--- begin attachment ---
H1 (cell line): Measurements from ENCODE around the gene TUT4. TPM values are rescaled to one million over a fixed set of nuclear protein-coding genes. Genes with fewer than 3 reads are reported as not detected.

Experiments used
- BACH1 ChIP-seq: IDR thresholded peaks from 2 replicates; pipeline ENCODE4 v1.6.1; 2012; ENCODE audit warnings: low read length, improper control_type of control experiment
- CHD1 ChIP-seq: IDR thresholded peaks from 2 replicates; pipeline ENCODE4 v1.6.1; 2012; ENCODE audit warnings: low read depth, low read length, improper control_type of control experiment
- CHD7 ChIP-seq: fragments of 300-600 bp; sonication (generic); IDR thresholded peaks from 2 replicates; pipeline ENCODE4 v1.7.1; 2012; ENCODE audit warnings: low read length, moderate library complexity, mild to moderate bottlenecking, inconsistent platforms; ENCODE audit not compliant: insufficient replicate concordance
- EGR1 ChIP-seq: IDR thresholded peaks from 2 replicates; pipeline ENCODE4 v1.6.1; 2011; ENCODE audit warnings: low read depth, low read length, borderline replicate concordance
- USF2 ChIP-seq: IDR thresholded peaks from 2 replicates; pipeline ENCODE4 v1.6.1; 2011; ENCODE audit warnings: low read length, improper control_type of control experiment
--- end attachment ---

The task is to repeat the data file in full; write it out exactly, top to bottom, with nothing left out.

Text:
H1 (cell line): Measurements from ENCODE around the gene TUT4. TPM values are rescaled to one million over a fixed set of nuclear protein-coding genes. Genes with fewer than 3 reads are reported as not detected.

Experiments used
- BACH1 ChIP-seq: IDR thresholded peaks from 2 replicates; pipeline ENCODE4 v1.6.1; 2012; ENCODE audit warnings: low read length, improper control_type of control experiment
- CHD1 ChIP-seq: IDR thresholded peaks from 2 replicates; pipeline ENCODE4 v1.6.1; 2012; ENCODE audit warnings: low read depth, low read length, improper control_type of control experiment
- CHD7 ChIP-seq: fragments of 300-600 bp; sonication (generic); IDR thresholded peaks from 2 replicates; pipeline ENCODE4 v1.7.1; 2012; ENCODE audit warnings: low read length, moderate library complexity, mild to moderate bottlenecking, inconsistent platforms; ENCODE audit not compliant: insufficient replicate concordance
- EGR1 ChIP-seq: IDR thresholded peaks from 2 replicates; pipeline ENCODE4 v1.6.1; 2011; ENCODE audit warnings: low read depth, low read length, borderline replicate concordance
- USF2 ChIP-seq: IDR thresholded peaks from 2 replicates; pipeline ENCODE4 v1.6.1; 2011; ENCODE audit warnings: low read length, improper control_type of control experiment